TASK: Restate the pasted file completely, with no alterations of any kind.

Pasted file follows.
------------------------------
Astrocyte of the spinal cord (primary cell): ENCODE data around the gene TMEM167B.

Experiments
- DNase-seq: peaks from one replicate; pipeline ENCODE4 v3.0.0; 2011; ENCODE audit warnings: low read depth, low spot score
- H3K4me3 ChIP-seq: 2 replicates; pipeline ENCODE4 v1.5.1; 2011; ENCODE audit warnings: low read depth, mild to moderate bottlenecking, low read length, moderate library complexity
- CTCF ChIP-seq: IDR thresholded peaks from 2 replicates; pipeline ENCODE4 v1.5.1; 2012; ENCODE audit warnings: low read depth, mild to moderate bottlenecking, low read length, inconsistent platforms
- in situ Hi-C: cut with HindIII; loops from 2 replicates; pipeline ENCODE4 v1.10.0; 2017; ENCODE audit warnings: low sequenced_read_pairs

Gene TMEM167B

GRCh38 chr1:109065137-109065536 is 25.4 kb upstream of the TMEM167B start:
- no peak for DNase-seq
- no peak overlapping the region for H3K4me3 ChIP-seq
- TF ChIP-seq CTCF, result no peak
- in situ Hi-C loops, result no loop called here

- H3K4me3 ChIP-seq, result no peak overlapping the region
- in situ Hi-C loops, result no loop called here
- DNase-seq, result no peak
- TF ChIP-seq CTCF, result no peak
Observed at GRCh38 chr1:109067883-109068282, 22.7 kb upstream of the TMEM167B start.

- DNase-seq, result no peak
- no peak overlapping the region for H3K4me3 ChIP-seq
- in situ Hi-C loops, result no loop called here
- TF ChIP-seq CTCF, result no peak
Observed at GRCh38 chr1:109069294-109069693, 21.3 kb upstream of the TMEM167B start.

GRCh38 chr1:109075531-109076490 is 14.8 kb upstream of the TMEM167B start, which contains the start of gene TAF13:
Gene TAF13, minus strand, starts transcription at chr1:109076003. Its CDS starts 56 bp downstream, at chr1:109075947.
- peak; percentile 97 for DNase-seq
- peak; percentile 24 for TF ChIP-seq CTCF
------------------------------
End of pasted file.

Astrocyte of the spinal cord (primary cell): ENCODE data around the gene TMEM167B.

Experiments
- DNase-seq: peaks from one replicate; pipeline ENCODE4 v3.0.0; 2011; ENCODE audit warnings: low read depth, low spot score
- H3K4me3 ChIP-seq: 2 replicates; pipeline ENCODE4 v1.5.1; 2011; ENCODE audit warnings: low read depth, mild to moderate bottlenecking, low read length, moderate library complexity
- CTCF ChIP-seq: IDR thresholded peaks from 2 replicates; pipeline ENCODE4 v1.5.1; 2012; ENCODE audit warnings: low read depth, mild to moderate bottlenecking, low read length, inconsistent platforms
- in situ Hi-C: cut with HindIII; loops from 2 replicates; pipeline ENCODE4 v1.10.0; 2017; ENCODE audit warnings: low sequenced_read_pairs

Gene TMEM167B

GRCh38 chr1:109065137-109065536 is 25.4 kb upstream of the TMEM167B start:
- no peak for DNase-seq
- no peak overlapping the region for H3K4me3 ChIP-seq
- TF ChIP-seq CTCF, result no peak
- in situ Hi-C loops, result no loop called here

- H3K4me3 ChIP-seq, result no peak overlapping the region
- in situ Hi-C loops, result no loop called here
- DNase-seq, result no peak
- TF ChIP-seq CTCF, result no peak
Observed at GRCh38 chr1:109067883-109068282, 22.7 kb upstream of the TMEM167B start.

- DNase-seq, result no peak
- no peak overlapping the region for H3K4me3 ChIP-seq
- in situ Hi-C loops, result no loop called here
- TF ChIP-seq CTCF, result no peak
Observed at GRCh38 chr1:109069294-109069693, 21.3 kb upstream of the TMEM167B start.

GRCh38 chr1:109075531-109076490 is 14.8 kb upstream of the TMEM167B start, which contains the start of gene TAF13:
Gene TAF13, minus strand, starts transcription at chr1:109076003. Its CDS starts 56 bp downstream, at chr1:109075947.
- peak; percentile 97 for DNase-seq
- peak; percentile 24 for TF ChIP-seq CTCF